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Live Blog: President Obama Delivers 2015 State Of The Union Address

President Obama met with four Americans who wrote letters to the White House on Tuesday, ahead of his State of the Union address.
Jim Lo Scalzo-Pool
President Obama met with four Americans who wrote letters to the White House on Tuesday, ahead of his State of the Union address.

When he lays out a list of national priorities in his sixth State of the Union address Tuesday night, President Obama will face a Congress that's now controlled by his Republican opponents.

An early excerpt of the speech released by the White House shows the president hopes to draw a line under America's first 15 years of the 21st century and set new priorities for the future.

From Obama's speech:

"We are fifteen years into this new century. Fifteen years that dawned with terror touching our shores; that unfolded with a new generation fighting two long and costly wars; that saw a vicious recession spread across our nation and the world. It has been, and still is, a hard time for many. "But tonight, we turn the page."

You can watch the State of the Union address live at 9 p.m. ET on this post, via PBS; we'll also stream live audio of NPR's special coverage. We'll update this page with news from the event.

The speech will center on tax proposals that would boost middle class workers while requiring more from banks and America's rich. Immigration, health care, and conflicts with terrorist groups will also be key points.

Obama will also mention the hacking attacks that have hit Sony and other U.S. companies, in a portion of the speech that pushes for new legislation regarding cyber security and privacy.

The Republican rebuttal will be delivered by Sen. Joni Ernst of Iowa, who arrived in Washington this month as a part of her party's takeover of the Senate.

"We heard the message you sent in November — loud and clear," Ernst says in an excerpt of the speech released Tuesday. "And now we're getting to work to change the direction Washington has been taking our country."

In her speech, Ernst will also discuss taxes, saying that it's time to "simplify America's outdated and loophole-ridden tax code."

As Obama begins his seventh year, NPR's Ron Elving notes that he's in the same position every other two-term president since the 1950s has found themselves: "facing a Congress where both the House and Senate are in the hands of the opposition party."

Earlier today, the White House threatened to veto two House bills if they were to make it to the Oval Office: One would ease approval of natural gas pipeline projects, while the Pain-Capable Unborn Child Protection Act would introduce new limits on abortion.

Here are more excerpts from President Obama's State of the Union speech:

"At this moment – with a growing economy, shrinking deficits, bustling industry, and booming energy production – we have risen from recession freer to write our own future than any other nation on Earth. It's now up to us to choose who we want to be over the next fifteen years, and for decades to come.

"Will we accept an economy where only a few of us do spectacularly well? Or will we commit ourselves to an economy that generates rising incomes and chances for everyone who makes the effort?"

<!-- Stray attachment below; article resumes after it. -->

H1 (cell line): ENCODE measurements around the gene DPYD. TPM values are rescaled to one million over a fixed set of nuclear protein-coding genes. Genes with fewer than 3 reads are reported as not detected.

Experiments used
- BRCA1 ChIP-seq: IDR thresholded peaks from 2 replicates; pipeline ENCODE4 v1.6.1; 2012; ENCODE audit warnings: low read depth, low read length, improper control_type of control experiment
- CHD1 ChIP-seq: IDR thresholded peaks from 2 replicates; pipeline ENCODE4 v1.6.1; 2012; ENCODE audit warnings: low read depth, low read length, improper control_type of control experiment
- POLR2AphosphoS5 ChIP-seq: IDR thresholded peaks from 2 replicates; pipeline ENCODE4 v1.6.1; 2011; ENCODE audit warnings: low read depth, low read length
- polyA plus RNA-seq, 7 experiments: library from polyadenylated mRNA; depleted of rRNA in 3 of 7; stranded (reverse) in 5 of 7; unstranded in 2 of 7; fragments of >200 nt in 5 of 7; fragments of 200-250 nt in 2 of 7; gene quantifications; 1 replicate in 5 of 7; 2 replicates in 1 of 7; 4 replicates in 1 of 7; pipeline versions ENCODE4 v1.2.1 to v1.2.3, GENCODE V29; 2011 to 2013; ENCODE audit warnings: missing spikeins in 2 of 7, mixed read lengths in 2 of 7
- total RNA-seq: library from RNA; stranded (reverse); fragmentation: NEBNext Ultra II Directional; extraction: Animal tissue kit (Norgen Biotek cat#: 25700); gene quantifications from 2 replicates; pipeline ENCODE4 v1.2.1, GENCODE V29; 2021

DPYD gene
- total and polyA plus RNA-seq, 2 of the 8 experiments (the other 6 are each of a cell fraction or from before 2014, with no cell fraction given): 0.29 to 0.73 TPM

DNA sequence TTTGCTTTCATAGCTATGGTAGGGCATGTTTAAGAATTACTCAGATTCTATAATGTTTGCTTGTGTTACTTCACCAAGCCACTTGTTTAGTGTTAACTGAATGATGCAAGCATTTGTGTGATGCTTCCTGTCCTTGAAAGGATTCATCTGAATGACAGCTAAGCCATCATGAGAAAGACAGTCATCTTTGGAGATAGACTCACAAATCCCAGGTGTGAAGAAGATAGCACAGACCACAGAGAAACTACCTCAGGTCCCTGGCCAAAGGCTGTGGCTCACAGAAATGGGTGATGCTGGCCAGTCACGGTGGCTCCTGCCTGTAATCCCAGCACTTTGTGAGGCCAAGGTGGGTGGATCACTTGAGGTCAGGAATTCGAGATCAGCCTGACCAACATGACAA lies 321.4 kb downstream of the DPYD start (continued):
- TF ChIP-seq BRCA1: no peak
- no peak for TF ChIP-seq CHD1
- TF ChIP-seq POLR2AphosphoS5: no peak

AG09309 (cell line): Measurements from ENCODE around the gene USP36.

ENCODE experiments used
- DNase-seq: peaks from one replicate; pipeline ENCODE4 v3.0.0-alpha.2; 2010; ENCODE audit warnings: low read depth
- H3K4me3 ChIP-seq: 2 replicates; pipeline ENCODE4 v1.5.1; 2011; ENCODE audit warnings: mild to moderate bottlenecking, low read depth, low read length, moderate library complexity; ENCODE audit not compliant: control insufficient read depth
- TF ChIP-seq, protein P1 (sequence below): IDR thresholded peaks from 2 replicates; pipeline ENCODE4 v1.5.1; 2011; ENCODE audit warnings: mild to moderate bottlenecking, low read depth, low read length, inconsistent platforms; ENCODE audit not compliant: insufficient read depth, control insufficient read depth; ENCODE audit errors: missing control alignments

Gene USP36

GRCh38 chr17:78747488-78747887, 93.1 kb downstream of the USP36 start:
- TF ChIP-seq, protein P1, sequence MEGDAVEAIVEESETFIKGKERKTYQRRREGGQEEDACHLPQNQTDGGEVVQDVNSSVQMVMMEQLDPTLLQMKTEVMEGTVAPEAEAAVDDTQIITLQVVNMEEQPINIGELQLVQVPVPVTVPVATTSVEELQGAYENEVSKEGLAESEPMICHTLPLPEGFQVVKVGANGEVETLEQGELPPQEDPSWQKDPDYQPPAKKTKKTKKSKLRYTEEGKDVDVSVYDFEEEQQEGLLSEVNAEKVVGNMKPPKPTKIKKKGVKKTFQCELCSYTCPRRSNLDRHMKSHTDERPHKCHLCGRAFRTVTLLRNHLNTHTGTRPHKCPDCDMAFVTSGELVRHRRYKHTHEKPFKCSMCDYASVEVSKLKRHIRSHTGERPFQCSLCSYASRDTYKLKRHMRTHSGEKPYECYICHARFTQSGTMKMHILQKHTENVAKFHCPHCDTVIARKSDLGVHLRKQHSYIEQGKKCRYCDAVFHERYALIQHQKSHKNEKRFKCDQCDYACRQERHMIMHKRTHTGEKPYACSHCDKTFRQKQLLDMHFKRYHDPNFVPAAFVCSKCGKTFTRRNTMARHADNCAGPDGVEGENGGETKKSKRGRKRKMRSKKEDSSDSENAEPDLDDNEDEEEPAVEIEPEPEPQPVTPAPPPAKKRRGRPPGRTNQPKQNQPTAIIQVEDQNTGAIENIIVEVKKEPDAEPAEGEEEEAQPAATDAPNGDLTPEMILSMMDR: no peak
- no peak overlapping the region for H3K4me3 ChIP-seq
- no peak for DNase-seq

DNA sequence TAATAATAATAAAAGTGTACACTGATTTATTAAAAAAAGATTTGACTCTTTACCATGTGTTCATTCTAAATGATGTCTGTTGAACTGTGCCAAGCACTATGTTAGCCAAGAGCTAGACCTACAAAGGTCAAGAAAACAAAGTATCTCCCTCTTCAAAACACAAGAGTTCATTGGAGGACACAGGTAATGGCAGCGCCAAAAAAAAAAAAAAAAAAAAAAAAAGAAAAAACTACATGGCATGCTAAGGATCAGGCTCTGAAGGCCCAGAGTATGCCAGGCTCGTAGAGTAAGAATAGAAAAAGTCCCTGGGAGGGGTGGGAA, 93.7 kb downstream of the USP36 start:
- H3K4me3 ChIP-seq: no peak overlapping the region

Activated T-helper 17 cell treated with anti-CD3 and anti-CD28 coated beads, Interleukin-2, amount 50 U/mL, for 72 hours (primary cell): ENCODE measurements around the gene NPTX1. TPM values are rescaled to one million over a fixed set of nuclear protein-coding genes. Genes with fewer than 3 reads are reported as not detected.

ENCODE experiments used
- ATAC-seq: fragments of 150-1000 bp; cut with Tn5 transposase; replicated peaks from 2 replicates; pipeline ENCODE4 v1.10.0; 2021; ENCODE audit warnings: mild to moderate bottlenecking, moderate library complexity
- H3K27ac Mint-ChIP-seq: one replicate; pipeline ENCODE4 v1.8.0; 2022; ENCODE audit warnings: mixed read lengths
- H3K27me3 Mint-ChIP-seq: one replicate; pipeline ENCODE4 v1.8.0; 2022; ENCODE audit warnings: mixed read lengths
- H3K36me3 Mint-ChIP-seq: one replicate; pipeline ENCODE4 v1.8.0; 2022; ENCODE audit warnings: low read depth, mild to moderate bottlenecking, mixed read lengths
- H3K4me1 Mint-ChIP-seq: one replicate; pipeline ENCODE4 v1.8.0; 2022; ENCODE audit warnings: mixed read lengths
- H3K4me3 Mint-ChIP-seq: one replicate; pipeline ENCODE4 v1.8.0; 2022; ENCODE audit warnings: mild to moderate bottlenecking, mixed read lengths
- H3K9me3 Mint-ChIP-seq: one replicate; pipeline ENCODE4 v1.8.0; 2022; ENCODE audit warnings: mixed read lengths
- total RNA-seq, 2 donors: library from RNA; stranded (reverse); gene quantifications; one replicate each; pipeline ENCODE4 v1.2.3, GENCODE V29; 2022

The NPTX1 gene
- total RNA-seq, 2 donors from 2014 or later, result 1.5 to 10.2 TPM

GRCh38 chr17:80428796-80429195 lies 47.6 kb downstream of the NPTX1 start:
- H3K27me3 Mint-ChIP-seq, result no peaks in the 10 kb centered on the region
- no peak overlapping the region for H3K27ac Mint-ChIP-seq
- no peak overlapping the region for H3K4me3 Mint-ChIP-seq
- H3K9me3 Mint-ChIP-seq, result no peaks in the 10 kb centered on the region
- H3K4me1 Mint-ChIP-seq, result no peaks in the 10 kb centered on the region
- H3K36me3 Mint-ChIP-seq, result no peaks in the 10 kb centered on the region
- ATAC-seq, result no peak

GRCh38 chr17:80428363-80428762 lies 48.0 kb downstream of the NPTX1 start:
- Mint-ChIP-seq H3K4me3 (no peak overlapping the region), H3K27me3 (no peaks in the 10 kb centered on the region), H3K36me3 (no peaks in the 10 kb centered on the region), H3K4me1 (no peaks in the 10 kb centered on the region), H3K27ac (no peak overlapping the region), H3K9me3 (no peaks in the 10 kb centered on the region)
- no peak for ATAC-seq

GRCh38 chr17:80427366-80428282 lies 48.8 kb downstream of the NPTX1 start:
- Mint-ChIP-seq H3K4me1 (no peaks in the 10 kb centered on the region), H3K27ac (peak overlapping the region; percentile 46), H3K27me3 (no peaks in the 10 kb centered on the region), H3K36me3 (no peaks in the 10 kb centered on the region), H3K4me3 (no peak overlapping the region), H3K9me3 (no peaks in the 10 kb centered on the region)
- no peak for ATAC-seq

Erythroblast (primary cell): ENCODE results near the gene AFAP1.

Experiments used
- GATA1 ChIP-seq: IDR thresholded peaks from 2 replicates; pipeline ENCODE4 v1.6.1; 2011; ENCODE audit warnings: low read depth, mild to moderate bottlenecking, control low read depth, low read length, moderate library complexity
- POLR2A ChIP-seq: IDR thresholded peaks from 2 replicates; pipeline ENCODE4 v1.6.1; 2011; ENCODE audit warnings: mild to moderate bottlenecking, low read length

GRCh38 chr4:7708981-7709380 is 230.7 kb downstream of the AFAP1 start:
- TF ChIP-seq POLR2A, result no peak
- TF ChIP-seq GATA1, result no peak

"So the verdict is clear. Middle-class economics works. Expanding opportunity works. And these policies will continue to work, as long as politics don't get in the way."

"In fact, at every moment of economic change throughout our history, this country has taken bold action to adapt to new circumstances, and to make sure everyone gets a fair shot. We set up worker protections, Social Security, Medicare, and Medicaid to protect ourselves from the harshest adversity. We gave our citizens schools and colleges, infrastructure and the internet – tools they needed to go as far as their effort will take them.

"That's what middle-class economics is – the idea that this country does best when everyone gets their fair shot, everyone does their fair share, and everyone plays by the same set of rules."

"I believe in a smarter kind of American leadership. We lead best when we combine military power with strong diplomacy; when we leverage our power with coalition building; when we don't let our fears blind us to the opportunities that this new century presents. That's exactly what we're doing right now – and around the globe, it is making a difference."

"In Iraq and Syria, American leadership – including our military power – is stopping ISIL's advance. Instead of getting dragged into another ground war in the Middle East, we are leading a broad coalition, including Arab nations, to degrade and ultimately destroy this terrorist group. We're also supporting a moderate opposition in Syria that can help us in this effort, and assisting people everywhere who stand up to the bankrupt ideology of violent extremism. This effort will take time. It will require focus. But we will succeed. And tonight, I call on this Congress to show the world that we are united in this mission by passing a resolution to authorize the use of force against ISIL."

"No foreign nation, no hacker, should be able to shut down our networks, steal our trade secrets, or invade the privacy of American families, especially our kids. We are making sure our government integrates intelligence to combat cyber threats, just as we have done to combat terrorism. And tonight, I urge this Congress to finally pass the legislation we need to better meet the evolving threat of cyber-attacks, combat identity theft, and protect our children's information. If we don't act, we'll leave our nation and our economy vulnerable. If we do, we can continue to protect the technologies that have unleashed untold opportunities for people around the globe."

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